Protesters at White House condemn killing of 3 Muslim students

Protesters gathered to pray outside the White House on Friday in response to the killing of three Muslim students in North Carolina on Tuesday.

Protesters gathered to pray outside the White House on Friday in response to the killing of three Muslim students in North Carolina on Tuesday.

A large number of people have held a demonstration outside the White House in Washington, DC to condemn the recent killings of three Muslim students in North Carolina, calling for the deadly incident to be treated as a hate crime, Press TV reports.

Protesters came from across the Washington, DC metro area to pray and raise awareness about ethnic and religious tolerance in the United States, Press TV correspondent Colin Campbell reported on Friday.

A middle-aged white man shot dead Deah Shaddy Barakat, 23, his wife Yusor Mohammad Abu-Salha, 21, and her sister, Razan Mohammad Abu-Salha, 19, near the University of North Carolina at Chapel Hill campus on Tuesday afternoon.

Rakiv Mazumder, a participant, told Press TV that he heard about the shootings through social media. “I am here to pray with my fellow Muslims and to honor the three students that tragically died.”

Local police have launched a homicide investigation focusing on a dispute over a parking space, but the families of the victims have rejected that narrative, describing the killing an “execution-style murder” and a “hate crime”.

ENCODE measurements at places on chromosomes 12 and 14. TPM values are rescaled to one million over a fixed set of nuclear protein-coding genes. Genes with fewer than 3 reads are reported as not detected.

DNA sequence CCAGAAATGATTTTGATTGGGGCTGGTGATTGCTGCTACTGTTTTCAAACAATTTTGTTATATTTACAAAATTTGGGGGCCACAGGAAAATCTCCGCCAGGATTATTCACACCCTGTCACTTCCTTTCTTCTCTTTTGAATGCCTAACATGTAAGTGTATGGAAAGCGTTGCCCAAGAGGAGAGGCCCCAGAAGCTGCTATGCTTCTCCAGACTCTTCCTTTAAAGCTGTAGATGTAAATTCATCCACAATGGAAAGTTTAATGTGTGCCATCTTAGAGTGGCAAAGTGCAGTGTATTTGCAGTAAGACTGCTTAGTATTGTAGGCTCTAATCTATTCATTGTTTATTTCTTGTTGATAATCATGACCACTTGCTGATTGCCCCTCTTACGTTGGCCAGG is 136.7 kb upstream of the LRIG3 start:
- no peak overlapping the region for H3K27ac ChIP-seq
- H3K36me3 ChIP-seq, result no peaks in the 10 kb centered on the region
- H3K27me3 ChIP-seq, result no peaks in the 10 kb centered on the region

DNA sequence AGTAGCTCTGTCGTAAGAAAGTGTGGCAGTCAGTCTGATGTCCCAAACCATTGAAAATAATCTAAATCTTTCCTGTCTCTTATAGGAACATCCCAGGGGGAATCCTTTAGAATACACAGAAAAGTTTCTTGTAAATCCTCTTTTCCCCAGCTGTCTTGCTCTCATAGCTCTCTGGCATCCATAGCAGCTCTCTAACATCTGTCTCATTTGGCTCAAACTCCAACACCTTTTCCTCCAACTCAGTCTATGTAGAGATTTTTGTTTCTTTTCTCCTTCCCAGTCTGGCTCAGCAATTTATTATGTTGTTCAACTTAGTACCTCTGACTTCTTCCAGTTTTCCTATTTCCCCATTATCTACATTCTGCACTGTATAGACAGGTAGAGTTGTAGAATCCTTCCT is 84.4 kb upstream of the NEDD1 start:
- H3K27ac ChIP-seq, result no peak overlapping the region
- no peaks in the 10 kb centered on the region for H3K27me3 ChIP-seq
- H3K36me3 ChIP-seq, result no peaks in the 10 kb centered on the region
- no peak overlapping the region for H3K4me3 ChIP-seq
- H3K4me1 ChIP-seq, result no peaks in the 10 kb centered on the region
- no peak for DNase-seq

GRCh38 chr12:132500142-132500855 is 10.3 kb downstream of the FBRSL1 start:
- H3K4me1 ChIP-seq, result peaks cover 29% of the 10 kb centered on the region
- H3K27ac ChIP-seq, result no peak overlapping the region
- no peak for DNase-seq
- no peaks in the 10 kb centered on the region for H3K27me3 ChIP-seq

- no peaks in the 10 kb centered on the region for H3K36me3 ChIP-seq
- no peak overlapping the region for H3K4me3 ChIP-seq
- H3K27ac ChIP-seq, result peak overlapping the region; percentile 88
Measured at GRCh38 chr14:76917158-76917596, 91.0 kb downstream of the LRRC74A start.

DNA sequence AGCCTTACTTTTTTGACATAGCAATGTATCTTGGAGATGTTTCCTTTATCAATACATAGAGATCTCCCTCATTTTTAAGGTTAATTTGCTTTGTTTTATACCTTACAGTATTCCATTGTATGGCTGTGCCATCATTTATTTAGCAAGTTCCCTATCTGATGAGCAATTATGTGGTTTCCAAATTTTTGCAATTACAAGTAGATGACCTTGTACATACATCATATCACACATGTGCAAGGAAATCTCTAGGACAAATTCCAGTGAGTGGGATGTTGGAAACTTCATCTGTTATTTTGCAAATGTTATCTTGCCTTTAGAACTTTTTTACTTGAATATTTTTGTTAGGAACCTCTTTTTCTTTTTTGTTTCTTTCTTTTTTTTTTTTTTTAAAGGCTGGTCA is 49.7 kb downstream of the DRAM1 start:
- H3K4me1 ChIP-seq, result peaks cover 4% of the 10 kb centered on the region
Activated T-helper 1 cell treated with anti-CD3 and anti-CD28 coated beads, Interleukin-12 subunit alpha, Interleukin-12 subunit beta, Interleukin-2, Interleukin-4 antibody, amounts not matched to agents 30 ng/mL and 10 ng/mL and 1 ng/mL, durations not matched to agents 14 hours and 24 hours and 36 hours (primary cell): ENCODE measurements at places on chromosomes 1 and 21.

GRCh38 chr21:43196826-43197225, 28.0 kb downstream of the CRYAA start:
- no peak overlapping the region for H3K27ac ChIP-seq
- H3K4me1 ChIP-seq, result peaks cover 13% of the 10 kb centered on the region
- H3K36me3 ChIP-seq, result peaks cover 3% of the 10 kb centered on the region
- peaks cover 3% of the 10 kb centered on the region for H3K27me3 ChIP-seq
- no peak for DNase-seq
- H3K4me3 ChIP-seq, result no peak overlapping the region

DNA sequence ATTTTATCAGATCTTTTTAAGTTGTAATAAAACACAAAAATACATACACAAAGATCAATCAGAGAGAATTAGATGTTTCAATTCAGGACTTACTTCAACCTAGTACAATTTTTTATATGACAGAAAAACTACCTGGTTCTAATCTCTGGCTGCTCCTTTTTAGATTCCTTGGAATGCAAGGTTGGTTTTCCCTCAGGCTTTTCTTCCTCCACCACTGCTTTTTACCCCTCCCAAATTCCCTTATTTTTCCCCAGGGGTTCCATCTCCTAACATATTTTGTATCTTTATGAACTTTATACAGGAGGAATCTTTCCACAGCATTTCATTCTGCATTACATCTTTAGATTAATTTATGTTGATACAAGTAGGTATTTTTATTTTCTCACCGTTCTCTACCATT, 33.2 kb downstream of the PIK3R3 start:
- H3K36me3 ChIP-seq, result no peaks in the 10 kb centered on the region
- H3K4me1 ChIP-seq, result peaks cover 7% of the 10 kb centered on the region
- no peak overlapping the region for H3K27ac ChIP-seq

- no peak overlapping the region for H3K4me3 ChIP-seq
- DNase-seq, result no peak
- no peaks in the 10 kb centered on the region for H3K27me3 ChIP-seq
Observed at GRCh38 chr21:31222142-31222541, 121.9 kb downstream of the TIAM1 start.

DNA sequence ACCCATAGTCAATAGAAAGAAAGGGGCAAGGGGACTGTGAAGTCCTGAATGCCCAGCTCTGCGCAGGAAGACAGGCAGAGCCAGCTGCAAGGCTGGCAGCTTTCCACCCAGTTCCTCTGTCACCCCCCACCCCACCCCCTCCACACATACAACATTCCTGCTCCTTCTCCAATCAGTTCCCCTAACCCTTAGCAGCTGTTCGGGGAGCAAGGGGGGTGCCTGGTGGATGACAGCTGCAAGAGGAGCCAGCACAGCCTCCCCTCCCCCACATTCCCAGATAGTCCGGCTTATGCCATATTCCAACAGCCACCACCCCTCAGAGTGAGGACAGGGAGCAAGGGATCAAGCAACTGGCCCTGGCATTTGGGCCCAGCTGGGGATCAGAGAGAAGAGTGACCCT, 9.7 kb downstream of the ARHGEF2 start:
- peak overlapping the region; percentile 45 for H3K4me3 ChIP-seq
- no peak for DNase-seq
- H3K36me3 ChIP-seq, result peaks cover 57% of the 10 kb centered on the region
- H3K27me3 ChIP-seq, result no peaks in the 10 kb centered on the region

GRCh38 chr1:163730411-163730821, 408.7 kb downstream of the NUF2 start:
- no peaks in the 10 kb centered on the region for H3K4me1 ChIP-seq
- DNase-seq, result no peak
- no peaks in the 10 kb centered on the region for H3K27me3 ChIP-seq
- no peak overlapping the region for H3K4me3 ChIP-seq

Families of the three, who were shot in the head by Craig Stephen Hicks, 46, said they were executed for their religion, Islam, rather than being simply targeted by a criminal.

The killings of three young Muslims, called “gems of their communities”, have caused outrage among Muslims all over the world. Many claim the crimes would have gained more attention if the attacker had been a Muslim and the victims were non-Muslim whites.

Since the murders US media and law enforcement have been criticized for not treating the shootings as a hate crime. A hate crime indictment would carry a more severe penalty for the murders.

Nigah Mughal told Press TV that she has received Islamophobic comments she usually ignores. But when an individual crosses the line, she said justice should be served.

“After this incident, I think, you know always there is something in the back of your head, ‘I could be targeted.’”

The FBI has launched its own probe into the killing of the three students. Representatives from the Council on American-Islamic Relations, a Muslim advocacy group, welcomed the FBI announcement.

More than 100 religious and community groups including predominantly Muslim groups have on the Obama administration to open a hate crime inquiry and publicly denounce the shootings. The letter is signed by the groups and is addressed to Eric Holder, the US attorney general.

By Press TV

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